2017 Harley-Davidson Iron 883 vs. Yamaha Star Bolt | Two Takes On Cruising
The approaches from Milwaukee and Hamamatsu are unambiguously dissimilar and can’t be fairly reconciled. We are fans of both the Iron 883 and the Bolt, and that’s as good a reason as any to take them out and match them up.
Both bikes arrive with air-cooled V-twins, but that’s where the likeness ends. The Iron 883’s two valves in each cylinder are actuated by pushrods, while the Bolt has four-valve heads and an overhead cam atop each jug. Yamaha goes with a nearly square bore/stroke ratio, while the H-D motor is predictably undersquare.
Experience would suggest that the Iron 883’s configuration is torquier, but 59 additional cubic centimeters and four-valve heads overwhelm the long-stroke design. The Bolt puts out more torque than the Iron 883 across the rev range, as well as having the expected overrev advantage.
From a practical standpoint, that means a bit more push from the Star Bolt when the stoplight turns green, if you want it, as well as a stronger pull out of corners than the Iron 883. In non-aggressive riding, you won’t notice it much, though it definitely is there. In any case, both motors have fairly flat torque curves with no surprises—twist and go.
What that ignores, of course, is the inimitable rumble and feel of the Sportster’s Evolution motor. While the Yamaha powerplant purrs along flawlessly, the Evolution motor feels as if it’s a living organism. Even starting the Iron 883 is exciting; it challenges the ability of its battery to revive it from sleep before springing to life. There’s no drama from the Bolt—push the button and it quietly starts running.
The Harley-Davidson Iron 883 and Yamaha Star Bolt have similar ergonomics. The seats are low (though the Star is an inch lower), the pegs are mid-mounted, and the narrow bars are only briefly swept back.
It’s easy to comfortably slip into both motorcycles, though the Iron 883 is definitely more compact than the comparatively roomy Bolt. Relative to the seat, the Iron 883 pegs are higher and grips lower than they are on the Bolt. The pentagonal stainless steel air filter holder on the Bolt is more intrusive to the right knee than the Iron 883’s classic round design.
Speaking of the seat, the Bolt has the superior seat. While the Iron 883 saddle has nice tuck-and-roll upholstery, it is actually a fairly hard place to sit. Shorter rides are fine on the Iron 883, but if you find yourself trying to empty the 3.3-gallon tank, your shorts will notice its shortcomings. With almost an identical tank capacity and range, the Star Bolt is better for longer non-stop excursions with the extra room and more agreeable perch.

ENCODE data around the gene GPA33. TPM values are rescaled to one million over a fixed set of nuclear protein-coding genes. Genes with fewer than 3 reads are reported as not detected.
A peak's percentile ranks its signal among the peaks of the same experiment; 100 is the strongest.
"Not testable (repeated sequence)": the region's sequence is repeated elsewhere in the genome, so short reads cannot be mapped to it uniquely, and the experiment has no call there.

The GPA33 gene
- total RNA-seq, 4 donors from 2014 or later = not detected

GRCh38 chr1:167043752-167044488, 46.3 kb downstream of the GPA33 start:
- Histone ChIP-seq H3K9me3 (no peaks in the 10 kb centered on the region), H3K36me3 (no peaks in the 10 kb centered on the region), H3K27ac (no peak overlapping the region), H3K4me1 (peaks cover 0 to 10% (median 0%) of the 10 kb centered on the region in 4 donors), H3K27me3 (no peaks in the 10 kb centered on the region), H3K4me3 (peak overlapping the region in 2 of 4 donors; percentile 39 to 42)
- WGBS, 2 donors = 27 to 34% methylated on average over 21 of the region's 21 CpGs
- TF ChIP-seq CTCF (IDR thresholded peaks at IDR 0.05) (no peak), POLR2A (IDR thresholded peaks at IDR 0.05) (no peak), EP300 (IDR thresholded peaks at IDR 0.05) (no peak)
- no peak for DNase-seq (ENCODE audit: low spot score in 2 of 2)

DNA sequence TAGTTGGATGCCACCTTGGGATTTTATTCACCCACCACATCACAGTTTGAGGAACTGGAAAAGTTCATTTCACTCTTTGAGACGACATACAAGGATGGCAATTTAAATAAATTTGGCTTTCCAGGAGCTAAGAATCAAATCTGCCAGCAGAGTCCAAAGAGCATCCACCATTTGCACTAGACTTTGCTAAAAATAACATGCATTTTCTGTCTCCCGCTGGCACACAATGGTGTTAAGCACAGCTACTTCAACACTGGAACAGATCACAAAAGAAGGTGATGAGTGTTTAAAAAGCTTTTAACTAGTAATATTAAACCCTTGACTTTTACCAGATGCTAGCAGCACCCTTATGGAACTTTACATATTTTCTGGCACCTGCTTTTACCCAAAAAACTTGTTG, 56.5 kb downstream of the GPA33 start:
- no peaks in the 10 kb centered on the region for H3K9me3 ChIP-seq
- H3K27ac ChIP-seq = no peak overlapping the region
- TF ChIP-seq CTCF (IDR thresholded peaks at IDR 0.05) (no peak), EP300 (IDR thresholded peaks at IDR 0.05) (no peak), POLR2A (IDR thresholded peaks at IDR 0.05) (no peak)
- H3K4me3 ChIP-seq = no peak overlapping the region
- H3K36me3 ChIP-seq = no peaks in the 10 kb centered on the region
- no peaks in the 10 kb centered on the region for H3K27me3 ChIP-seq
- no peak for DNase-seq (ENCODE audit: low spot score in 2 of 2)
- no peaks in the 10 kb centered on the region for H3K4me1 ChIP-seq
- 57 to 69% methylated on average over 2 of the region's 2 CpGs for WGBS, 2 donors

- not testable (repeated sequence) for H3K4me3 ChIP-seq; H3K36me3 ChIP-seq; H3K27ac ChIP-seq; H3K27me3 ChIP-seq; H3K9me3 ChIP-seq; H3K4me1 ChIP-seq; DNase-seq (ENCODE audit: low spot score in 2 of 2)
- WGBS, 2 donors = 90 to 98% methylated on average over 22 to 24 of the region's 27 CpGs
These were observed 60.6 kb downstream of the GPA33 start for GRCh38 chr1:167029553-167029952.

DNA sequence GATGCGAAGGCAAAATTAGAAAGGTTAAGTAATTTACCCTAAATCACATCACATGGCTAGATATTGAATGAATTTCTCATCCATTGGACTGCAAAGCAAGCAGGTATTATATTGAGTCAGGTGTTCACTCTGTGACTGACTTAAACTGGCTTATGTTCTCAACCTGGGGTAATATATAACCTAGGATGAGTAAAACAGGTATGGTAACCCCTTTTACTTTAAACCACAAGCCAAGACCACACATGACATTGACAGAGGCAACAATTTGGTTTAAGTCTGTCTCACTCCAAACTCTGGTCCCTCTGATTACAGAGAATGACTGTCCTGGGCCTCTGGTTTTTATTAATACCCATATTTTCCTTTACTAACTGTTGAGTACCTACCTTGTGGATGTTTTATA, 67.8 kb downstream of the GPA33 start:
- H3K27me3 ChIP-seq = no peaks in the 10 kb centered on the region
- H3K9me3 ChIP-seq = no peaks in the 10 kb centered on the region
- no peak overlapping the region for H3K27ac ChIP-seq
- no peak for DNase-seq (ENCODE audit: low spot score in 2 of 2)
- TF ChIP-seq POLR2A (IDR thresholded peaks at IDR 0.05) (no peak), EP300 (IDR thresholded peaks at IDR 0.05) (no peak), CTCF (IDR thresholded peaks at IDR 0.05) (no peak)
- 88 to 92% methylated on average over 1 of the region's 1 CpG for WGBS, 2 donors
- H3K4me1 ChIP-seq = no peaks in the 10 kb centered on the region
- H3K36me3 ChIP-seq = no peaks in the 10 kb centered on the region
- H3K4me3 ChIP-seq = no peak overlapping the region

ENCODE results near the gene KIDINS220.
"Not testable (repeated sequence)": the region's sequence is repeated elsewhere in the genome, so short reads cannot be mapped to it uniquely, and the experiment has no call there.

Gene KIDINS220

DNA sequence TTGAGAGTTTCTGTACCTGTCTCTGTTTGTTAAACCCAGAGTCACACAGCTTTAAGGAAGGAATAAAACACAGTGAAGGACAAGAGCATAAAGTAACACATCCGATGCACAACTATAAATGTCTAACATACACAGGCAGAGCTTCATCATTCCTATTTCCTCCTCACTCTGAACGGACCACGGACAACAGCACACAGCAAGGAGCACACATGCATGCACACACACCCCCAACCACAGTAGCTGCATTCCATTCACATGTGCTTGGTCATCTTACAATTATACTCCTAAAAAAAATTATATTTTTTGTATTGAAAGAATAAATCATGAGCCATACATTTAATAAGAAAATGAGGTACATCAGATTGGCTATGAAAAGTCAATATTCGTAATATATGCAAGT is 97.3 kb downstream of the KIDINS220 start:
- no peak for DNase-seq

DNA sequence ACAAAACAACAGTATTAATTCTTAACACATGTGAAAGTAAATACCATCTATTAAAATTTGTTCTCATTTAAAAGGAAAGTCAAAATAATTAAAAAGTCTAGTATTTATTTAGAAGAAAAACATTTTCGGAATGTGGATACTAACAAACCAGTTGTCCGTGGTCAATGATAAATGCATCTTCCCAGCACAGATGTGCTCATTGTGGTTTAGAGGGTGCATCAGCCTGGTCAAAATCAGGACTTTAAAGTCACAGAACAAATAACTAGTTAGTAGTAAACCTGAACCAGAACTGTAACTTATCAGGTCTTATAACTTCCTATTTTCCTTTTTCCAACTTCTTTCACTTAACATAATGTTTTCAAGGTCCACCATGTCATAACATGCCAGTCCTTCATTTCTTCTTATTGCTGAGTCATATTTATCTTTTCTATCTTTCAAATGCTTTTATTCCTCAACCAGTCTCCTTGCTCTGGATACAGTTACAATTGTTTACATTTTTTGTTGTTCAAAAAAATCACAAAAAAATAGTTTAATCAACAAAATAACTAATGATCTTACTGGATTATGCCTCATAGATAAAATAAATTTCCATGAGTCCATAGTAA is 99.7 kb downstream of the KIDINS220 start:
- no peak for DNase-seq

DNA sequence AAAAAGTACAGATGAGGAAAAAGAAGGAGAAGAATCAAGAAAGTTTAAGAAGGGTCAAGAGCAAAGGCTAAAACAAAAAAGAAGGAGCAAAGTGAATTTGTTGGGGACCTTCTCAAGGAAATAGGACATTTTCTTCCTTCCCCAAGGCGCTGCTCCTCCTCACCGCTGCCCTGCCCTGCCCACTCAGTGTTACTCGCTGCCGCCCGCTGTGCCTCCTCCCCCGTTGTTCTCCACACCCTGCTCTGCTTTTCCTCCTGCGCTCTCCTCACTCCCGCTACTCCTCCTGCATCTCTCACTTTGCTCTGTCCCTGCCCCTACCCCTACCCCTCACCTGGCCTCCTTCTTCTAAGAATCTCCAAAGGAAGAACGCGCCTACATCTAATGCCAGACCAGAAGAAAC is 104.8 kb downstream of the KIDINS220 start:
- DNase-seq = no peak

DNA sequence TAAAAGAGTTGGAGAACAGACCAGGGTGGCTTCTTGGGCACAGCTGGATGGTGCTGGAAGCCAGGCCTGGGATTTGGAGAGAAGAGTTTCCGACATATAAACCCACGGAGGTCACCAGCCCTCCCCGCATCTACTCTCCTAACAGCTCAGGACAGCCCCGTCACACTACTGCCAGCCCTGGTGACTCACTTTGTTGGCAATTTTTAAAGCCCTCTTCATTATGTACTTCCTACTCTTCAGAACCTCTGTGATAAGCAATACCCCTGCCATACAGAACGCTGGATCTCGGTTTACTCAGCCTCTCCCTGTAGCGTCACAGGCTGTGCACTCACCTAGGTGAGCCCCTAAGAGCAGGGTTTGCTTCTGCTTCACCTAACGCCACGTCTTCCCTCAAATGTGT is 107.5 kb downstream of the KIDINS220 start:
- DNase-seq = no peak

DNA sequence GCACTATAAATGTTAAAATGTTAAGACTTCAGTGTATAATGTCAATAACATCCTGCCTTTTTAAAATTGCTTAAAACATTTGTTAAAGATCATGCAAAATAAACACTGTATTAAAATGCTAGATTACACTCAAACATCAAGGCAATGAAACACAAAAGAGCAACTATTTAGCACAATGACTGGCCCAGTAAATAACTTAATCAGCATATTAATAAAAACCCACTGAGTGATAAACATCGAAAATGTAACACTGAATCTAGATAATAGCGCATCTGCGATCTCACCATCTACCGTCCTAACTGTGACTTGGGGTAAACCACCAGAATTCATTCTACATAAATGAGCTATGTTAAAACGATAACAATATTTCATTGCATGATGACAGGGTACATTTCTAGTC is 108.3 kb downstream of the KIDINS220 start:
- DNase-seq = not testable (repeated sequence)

Suspension also comes into play when it comes to a comfortable ride, and the Star Bolt has a clear edge over the Iron 883.
When Harley-Davidson upgraded the Iron 883’s rear shocks with the emulsion design, it was definitely an improvement. However, the rear wheel travel remains a paltry 1.6 inches. The 39mm forks are skinny, don’t inspire much confidence on rough roads, and the 3.6 inches of travel is stingy.
With over an inch extra wheel travel at each end, Yamaha had more to work with and the Star Bolt does a superior job of absorbing road irregularities. The Bolt’s 41mm forks transmit much less nastiness to the rider’s arms, while giving good road feedback. Less than three inches of rear wheel travel is still a limiting factor for the Star Bolt, but the shocks usually take the edge off. For another $400 you can get the Bolt R-Spec, which has incrementally better piggyback reservoir shocks.
The high-profile tires on each bike help the suspension a bit. Harley-Davidson and Yamaha use the same tire-size combinations—100/90-19 and 150/80-16—with the Iron 883 getting Michelin Scorcher 31 rubber and the Bolt running Bridgestone Exedra tires. While World Champions Marc Márquez and Valentino Rossi may argue the merits of Bridgestone vs. Michelin, both sets of tires far exceed any requirements issued by the chassis or engine in this application.
Whether riding around town or in the canyons, the Iron 883 feels more agile than the Star Bolt. Although the Iron 883 is a negligible 20 pounds heavier than the Bolt, it has a wheelbase more than two inches shorter, along with those compact ergonomics. Counteracting that slightly is an extra degree of rake on the Iron 883, but it feels easier to throw around than the comparatively stately Bolt.
The roles are expectedly reversed on urban freeways. The Bolt feels more planted at high speed, due to the longer wheelbase and more compliant suspension. You are bounced around less on the Bolt, especially on older freeways with nasty expansion joints and deteriorating concrete.